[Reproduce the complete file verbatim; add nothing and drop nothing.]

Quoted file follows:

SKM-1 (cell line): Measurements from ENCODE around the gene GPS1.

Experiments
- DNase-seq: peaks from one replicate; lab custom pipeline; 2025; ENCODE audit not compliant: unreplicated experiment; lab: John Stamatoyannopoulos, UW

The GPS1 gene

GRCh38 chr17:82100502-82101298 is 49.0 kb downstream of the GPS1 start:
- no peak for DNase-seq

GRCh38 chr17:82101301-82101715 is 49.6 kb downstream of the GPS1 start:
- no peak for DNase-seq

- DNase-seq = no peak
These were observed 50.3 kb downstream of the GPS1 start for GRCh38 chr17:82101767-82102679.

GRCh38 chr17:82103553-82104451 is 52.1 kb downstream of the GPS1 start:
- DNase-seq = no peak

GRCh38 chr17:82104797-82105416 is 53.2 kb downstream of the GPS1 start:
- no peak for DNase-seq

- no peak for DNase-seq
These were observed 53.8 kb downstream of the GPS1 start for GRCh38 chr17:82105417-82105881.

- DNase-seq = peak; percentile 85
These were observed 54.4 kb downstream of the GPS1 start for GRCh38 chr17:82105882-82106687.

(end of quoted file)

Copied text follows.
SKM-1 (cell line): Measurements from ENCODE around the gene GPS1.

Experiments
- DNase-seq: peaks from one replicate; lab custom pipeline; 2025; ENCODE audit not compliant: unreplicated experiment; lab: John Stamatoyannopoulos, UW

The GPS1 gene

GRCh38 chr17:82100502-82101298 is 49.0 kb downstream of the GPS1 start:
- no peak for DNase-seq

GRCh38 chr17:82101301-82101715 is 49.6 kb downstream of the GPS1 start:
- no peak for DNase-seq

- DNase-seq = no peak
These were observed 50.3 kb downstream of the GPS1 start for GRCh38 chr17:82101767-82102679.

GRCh38 chr17:82103553-82104451 is 52.1 kb downstream of the GPS1 start:
- DNase-seq = no peak

GRCh38 chr17:82104797-82105416 is 53.2 kb downstream of the GPS1 start:
- no peak for DNase-seq

- no peak for DNase-seq
These were observed 53.8 kb downstream of the GPS1 start for GRCh38 chr17:82105417-82105881.

- DNase-seq = peak; percentile 85
These were observed 54.4 kb downstream of the GPS1 start for GRCh38 chr17:82105882-82106687.